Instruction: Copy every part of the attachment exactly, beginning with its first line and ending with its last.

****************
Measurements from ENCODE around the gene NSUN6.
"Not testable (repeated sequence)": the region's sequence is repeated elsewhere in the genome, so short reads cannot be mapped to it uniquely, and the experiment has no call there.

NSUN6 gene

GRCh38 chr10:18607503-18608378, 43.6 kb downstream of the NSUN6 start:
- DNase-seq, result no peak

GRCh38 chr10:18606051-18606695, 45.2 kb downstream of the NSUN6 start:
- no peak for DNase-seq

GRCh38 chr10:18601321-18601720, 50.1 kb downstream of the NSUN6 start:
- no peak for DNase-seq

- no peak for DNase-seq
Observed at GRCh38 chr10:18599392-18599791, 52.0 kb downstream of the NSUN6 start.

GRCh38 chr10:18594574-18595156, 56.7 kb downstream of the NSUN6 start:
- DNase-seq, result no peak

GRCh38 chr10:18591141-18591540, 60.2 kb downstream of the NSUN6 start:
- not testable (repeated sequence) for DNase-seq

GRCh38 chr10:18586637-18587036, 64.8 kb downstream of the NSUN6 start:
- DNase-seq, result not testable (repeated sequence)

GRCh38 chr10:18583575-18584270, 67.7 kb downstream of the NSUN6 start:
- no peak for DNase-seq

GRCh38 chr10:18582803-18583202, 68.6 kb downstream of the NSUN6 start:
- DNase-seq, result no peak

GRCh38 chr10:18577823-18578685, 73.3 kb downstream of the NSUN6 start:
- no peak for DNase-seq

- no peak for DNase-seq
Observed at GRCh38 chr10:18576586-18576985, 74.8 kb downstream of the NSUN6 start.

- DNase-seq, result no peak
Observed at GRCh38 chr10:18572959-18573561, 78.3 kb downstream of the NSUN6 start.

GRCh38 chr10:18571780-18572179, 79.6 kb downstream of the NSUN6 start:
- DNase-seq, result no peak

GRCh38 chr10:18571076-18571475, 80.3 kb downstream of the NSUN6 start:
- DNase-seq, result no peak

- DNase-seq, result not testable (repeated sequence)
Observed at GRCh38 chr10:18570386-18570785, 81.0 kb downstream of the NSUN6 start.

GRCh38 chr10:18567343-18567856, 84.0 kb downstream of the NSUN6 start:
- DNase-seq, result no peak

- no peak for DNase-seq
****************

Measurements from ENCODE around the gene NSUN6.
"Not testable (repeated sequence)": the region's sequence is repeated elsewhere in the genome, so short reads cannot be mapped to it uniquely, and the experiment has no call there.

NSUN6 gene

GRCh38 chr10:18607503-18608378, 43.6 kb downstream of the NSUN6 start:
- DNase-seq, result no peak

GRCh38 chr10:18606051-18606695, 45.2 kb downstream of the NSUN6 start:
- no peak for DNase-seq

GRCh38 chr10:18601321-18601720, 50.1 kb downstream of the NSUN6 start:
- no peak for DNase-seq

- no peak for DNase-seq
Observed at GRCh38 chr10:18599392-18599791, 52.0 kb downstream of the NSUN6 start.

GRCh38 chr10:18594574-18595156, 56.7 kb downstream of the NSUN6 start:
- DNase-seq, result no peak

GRCh38 chr10:18591141-18591540, 60.2 kb downstream of the NSUN6 start:
- not testable (repeated sequence) for DNase-seq

GRCh38 chr10:18586637-18587036, 64.8 kb downstream of the NSUN6 start:
- DNase-seq, result not testable (repeated sequence)

GRCh38 chr10:18583575-18584270, 67.7 kb downstream of the NSUN6 start:
- no peak for DNase-seq

GRCh38 chr10:18582803-18583202, 68.6 kb downstream of the NSUN6 start:
- DNase-seq, result no peak

GRCh38 chr10:18577823-18578685, 73.3 kb downstream of the NSUN6 start:
- no peak for DNase-seq

- no peak for DNase-seq
Observed at GRCh38 chr10:18576586-18576985, 74.8 kb downstream of the NSUN6 start.

- DNase-seq, result no peak
Observed at GRCh38 chr10:18572959-18573561, 78.3 kb downstream of the NSUN6 start.

GRCh38 chr10:18571780-18572179, 79.6 kb downstream of the NSUN6 start:
- DNase-seq, result no peak

GRCh38 chr10:18571076-18571475, 80.3 kb downstream of the NSUN6 start:
- DNase-seq, result no peak

- DNase-seq, result not testable (repeated sequence)
Observed at GRCh38 chr10:18570386-18570785, 81.0 kb downstream of the NSUN6 start.

GRCh38 chr10:18567343-18567856, 84.0 kb downstream of the NSUN6 start:
- DNase-seq, result no peak

- no peak for DNase-seq